Normandy: D-Day Beaches, Part 2

After a 4 month delay, I am finally getting back around to posting on my trip to France last fall. Actually, I was prompted to do so by a friend who recently came back from France and the fact that I have several upcoming trips in the next couple of months and I need to stay ahead of the game. So on to Mont Saint Michel, Paris and Versailles. But first, a final post on the Beaches of Normandy.

Following our visit to Juno Beach, a guide recommended that we include Gold (British) and Omaha Beach (American) as part of our Normandy itinerary. The first is unique for its Mulberry Harbour while the second is home to the US Cemetery.

Gold Beach: Heading westward from Courseulles-sur-Mer, the land begins to rise gradually as you approach the town of Arromanches-Les-Baines, where Gold Beach is located. The town itself is situated in a cove with steep bluffs funneling down into the town from either side. British troops trying to penetrate the town would have been subject to heavy cross-fire, contributing to the exceptionally high number of casualties experienced compared to Canadian troops during the initial landing.

The town itself if very charming, if not touristic. The most notable feature is the remnants of the Mulberry Harbour out in the water. Following the ill-fated Canadian raid on Dieppe in 1942, Allied commanders recognized that it would be difficult to take a natural port from the Germans. To overcome this, British engineers devised artificial harbours which could be towed across the English Channel from Great Britian. Although damaged in a heavy storm shortly after D-day, the harbour played an integral logistical role in supplying Allied troops in the weeks and months after the landing and are still visible today, some three-quarters of a century later.

The slow rise up to the bluffs at Arromanches-Les Baines

A first glimpse of the Mulberry Harbour

A more realistic view of what the British soldiers would have faced…

Looking down on picturesque Arromanches-Les-Baines

Walking along the beach in Arromanches-Les-Baines

Omaha Beach: After picking up lunch in downtown Arromanches, we headed to Omaha Beach near Saint-Laurent-sur-Mer. The French countryside was simply stunning on the drive between the two, bathed in the warmth of the late-morning sun.

Similar to Gold, Omaha is dominated by high bluffs overlooking an impossibly picturesque beach. Here to, Americans suffered heavy casualties in the early dawn of June 6, 1944. The difficulty of the task assigned these soldiers was impressed upon my father and me as we walked down the steep hillside to the beach below. The only other people on the beach were an older couple lost in silent reflection, a common trend when visiting an emotionally-charged site such as the Landing Beaches.

Despite the beach and Visitors Center at Omaha, the most moving feature is the US cemetery. Although much less intimate than the Canadian cemetery, it’s size and scale shocks you into realizing how many people lost their lives with over 8,000 Americans buried here.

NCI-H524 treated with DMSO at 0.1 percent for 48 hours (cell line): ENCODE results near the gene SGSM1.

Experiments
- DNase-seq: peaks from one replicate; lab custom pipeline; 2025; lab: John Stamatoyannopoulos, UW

The bluffs overlooking Omaha Beach

The impossibly picturesque Omaha Beach. American Rangers scaled the cliffs in the distance with heavy casualties

Lost in reflection…

Overlooking the cemetery at Omaha Beach with my parents in the foreground

Row upon row…


Postscript: Reflecting back on my childhood, I remember an older man who landed and was wounded in the Normandy invasion. He never talked about his experiences. I now know why. The experience was too painful with too many friends lost during the hell of battle, too many horrors witnessed during those weeks and months. It was their burden to carry for the rest of their lives and a heavy one at that.

I count myself lucky to be among only a small percentage of Canadians who have had the opportunity to visit a region where so many people played such an important role in altering the course of world history and making the world a better place. If only the cost hadn’t been so high…


About Canadianindenmark

A Canadian expat working in the biotechnology industry in Copenhagen, Denmark
This entry was posted in European Travels, France. Bookmark the permalink.

1 Response to Normandy: D-Day Beaches, Part 2

  1. Elisabeth says:

    Great writing. Really enjoy these posts, and your take on the world!

Leave a Reply

Fill in your details below or click an icon to log in: Logo

You are commenting using your account. Log Out /  Change )

Google photo

You are commenting using your Google account. Log Out /  Change )

Twitter picture

You are commenting using your Twitter account. Log Out /  Change )

Facebook photo

You are commenting using your Facebook account. Log Out /  Change )

Connecting to %s